Support » Requests and Feedback » Pictures/Gallery Insertion Code not XHTML 1.0 Strict Compliant

  • Problem #1:

    I noticed a problem with the gallery insertion code that prevents strict XHTML web sites from validating and was hoping it could be fixed in an upcoming release. WordPress has been supportive of standards based design and this error seems like a small oversight.

    The problem exists because in strict XHTML, internal style sheets may only be used in the <head> of a document.

    <style type="text/css">
    .gallery{margin: auto;}
    .gallery-item{float: left;margin-top: 10px;text-align: center;width: 33%;}
    .gallery img{border: 2px solid #cfcfcf;}
    .gallery-caption{margin-left: 0px;}

    Whenever a Gallery is inserted automatically into a post though, it inserts this code into the site as well – into the body of the document.

    The fix is to remove the code insertion and stick it into the style sheet itself. The problem is that the insertion code is buried in:


    It is not inside of the wp-content/themes directory which makes it likely that users would rewrite over this code anyway when updating. This insertion code should not exist in its current form.

    Problem #2:

    When inserting an image into a post using WordPress’s “Add Media” functionality the code that it inserts into the post includes width and height attribute which do not validate in strict XHTML design.

    This could easily be fixed by instead inserting:

    style="width: #;height: #;"

    These two issues seem like quick fixes to me that were probably just missed along the way to releasing a fabulous blog platform as quickly as possible. I hope that someone might be able to take the time to quickly fix these in a future version.


Viewing 4 replies - 1 through 4 (of 4 total)
  • I’m curious why you would expect WP, which identifies itself in the DOCTYPE as being XHTML 1.0 Transitional to be compliant with the XHTML 1.0 Strict DTD?

    I’m not disagreeing with your points, especially the burying of the gist of “Problem #1” outside of the wp-content directory; personally, I wish they’d go to the Strict DTD, also, but I definitely don’t expect elements of a ‘Transitional’ body of code to all of a sudden start validating against ‘Strict’ DTDs.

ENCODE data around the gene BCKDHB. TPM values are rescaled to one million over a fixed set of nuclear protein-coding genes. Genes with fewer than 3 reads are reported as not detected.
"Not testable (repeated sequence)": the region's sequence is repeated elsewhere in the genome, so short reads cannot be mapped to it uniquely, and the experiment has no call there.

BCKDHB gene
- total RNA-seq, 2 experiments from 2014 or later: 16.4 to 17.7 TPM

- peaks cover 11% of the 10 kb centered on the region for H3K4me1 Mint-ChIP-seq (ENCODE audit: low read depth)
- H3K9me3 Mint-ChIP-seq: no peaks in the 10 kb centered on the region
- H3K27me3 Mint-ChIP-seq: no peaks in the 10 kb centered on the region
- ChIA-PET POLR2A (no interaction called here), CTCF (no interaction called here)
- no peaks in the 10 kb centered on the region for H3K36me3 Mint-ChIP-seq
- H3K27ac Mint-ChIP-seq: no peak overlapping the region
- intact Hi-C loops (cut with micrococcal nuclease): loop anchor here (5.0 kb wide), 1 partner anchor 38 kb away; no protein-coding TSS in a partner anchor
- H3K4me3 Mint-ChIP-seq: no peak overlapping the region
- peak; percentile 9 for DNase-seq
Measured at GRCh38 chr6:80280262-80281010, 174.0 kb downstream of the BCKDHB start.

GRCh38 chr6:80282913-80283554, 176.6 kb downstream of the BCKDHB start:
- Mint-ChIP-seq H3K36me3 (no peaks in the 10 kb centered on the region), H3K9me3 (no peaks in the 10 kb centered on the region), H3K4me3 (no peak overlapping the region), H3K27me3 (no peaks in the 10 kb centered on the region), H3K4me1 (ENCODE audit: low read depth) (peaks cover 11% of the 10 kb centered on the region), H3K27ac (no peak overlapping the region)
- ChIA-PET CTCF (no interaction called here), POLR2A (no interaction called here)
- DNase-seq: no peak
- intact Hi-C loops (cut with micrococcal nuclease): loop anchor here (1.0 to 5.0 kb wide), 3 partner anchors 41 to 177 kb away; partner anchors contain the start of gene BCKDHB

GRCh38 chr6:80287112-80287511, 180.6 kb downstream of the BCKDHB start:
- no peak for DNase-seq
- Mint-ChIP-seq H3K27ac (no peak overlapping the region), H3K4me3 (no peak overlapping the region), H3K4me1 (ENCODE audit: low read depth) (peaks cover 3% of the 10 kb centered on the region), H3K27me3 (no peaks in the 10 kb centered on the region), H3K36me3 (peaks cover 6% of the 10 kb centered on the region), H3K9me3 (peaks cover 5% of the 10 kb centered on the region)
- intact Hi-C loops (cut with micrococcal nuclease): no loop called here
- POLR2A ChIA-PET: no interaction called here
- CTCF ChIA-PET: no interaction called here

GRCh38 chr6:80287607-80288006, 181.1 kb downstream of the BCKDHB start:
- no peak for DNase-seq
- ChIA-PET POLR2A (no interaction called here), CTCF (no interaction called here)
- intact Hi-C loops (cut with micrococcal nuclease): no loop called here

If my wp blog was nested in a Strict site (as all of my own sites and those I produce are defined as) it would be my responsibility to bring the nested code into Strict compliance. Not something that I’d be in a hurry to do,myself, especially considering the comment about Issue #1 in your post (for which I’m grateful, by the way). 🙂



    I’m also just looking at this issue, and my problem is not so much with the validation as well as with the fact that I don’t like inline CSS that I can only remove by editing core files.

    Can this be fixed without editing any of the core files?

    flipper52, my problem is that WordPress should not be Transitional. The transitional doctype tells you not to use it. In the doctype itself it declares:

    “Authors should use the Strict DTD when possible, but may use the Transitional DTD when support for presentation attribute and elements is required.” – W3C

    Transitional doctype exists to allow web designers/developers to declare a doctype until they have the time and resources required to fix it and make it strict compliant.

    So by the very nature of using the transitional doctype it is a statement that it is broken and needs to be fixed. With that fact established, then you can see why someone would request stuff that is broken be fixed.

    I was surprised to see this code sprew is still present in WordPress. I reported it back in 2.5 and read that it was going to be fixed. However we are now at 2.7.1 and the inline styling still remains. This is a real pain in the neck.

    I’m assuming there is some way to program around this, but it would be quite tedious I think and a fix to the core code would be a lot better IMO.

Viewing 4 replies - 1 through 4 (of 4 total)
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